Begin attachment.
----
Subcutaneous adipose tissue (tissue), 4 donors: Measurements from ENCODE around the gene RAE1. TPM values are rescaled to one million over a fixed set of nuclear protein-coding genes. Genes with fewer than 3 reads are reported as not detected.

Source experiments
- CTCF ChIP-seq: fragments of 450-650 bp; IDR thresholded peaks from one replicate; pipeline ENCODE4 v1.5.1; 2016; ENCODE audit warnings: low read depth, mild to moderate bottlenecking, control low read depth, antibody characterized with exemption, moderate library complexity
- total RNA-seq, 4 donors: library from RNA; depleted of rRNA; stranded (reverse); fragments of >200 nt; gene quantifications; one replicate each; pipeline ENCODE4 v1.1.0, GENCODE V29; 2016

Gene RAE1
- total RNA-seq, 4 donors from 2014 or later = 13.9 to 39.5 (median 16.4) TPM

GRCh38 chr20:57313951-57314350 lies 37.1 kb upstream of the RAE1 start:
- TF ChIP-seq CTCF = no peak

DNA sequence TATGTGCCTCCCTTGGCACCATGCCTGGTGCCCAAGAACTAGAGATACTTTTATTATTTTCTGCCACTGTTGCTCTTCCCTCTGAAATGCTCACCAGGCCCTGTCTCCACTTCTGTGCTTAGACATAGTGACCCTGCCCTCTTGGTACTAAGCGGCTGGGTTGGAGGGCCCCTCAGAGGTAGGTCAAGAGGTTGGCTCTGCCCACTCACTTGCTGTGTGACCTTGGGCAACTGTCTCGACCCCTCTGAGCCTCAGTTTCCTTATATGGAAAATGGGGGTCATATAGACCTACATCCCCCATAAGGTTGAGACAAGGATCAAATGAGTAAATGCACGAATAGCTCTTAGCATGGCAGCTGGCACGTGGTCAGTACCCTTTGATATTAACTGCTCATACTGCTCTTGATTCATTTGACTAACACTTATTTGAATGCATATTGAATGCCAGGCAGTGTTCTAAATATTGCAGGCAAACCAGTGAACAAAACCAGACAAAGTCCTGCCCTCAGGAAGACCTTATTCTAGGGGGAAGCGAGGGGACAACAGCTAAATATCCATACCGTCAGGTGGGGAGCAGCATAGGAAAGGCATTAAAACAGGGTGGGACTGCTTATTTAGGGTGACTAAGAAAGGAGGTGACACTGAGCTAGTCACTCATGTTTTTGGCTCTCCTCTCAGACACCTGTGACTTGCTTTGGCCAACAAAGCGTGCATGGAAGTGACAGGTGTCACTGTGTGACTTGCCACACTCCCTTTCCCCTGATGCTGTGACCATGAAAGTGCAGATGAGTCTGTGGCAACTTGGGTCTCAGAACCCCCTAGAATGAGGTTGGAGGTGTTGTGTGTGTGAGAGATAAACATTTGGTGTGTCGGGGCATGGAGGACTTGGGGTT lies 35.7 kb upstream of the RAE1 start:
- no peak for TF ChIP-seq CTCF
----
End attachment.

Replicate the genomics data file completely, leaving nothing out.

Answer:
Subcutaneous adipose tissue (tissue), 4 donors: Measurements from ENCODE around the gene RAE1. TPM values are rescaled to one million over a fixed set of nuclear protein-coding genes. Genes with fewer than 3 reads are reported as not detected.

Source experiments
- CTCF ChIP-seq: fragments of 450-650 bp; IDR thresholded peaks from one replicate; pipeline ENCODE4 v1.5.1; 2016; ENCODE audit warnings: low read depth, mild to moderate bottlenecking, control low read depth, antibody characterized with exemption, moderate library complexity
- total RNA-seq, 4 donors: library from RNA; depleted of rRNA; stranded (reverse); fragments of >200 nt; gene quantifications; one replicate each; pipeline ENCODE4 v1.1.0, GENCODE V29; 2016

Gene RAE1
- total RNA-seq, 4 donors from 2014 or later = 13.9 to 39.5 (median 16.4) TPM

GRCh38 chr20:57313951-57314350 lies 37.1 kb upstream of the RAE1 start:
- TF ChIP-seq CTCF = no peak

DNA sequence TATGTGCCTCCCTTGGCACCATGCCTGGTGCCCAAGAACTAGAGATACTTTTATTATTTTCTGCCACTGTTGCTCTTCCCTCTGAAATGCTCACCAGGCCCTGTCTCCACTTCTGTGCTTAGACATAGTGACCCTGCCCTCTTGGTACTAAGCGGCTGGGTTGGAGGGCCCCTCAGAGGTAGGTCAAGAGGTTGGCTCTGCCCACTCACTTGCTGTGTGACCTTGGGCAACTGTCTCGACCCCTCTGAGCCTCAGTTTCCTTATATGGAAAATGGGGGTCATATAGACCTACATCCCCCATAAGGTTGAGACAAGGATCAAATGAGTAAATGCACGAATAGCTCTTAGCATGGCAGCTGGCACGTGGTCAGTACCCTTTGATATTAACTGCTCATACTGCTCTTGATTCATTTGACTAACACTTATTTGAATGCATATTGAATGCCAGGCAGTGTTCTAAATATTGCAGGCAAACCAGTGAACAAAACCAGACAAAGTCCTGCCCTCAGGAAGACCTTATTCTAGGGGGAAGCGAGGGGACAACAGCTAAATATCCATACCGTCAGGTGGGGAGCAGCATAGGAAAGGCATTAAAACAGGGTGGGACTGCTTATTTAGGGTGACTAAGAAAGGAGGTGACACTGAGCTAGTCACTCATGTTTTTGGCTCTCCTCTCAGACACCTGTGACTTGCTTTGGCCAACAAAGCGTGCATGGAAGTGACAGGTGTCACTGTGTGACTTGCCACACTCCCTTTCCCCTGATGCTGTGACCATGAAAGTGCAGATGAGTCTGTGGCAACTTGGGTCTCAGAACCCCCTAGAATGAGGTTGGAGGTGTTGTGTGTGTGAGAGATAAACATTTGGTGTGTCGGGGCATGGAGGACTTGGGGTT lies 35.7 kb upstream of the RAE1 start:
- no peak for TF ChIP-seq CTCF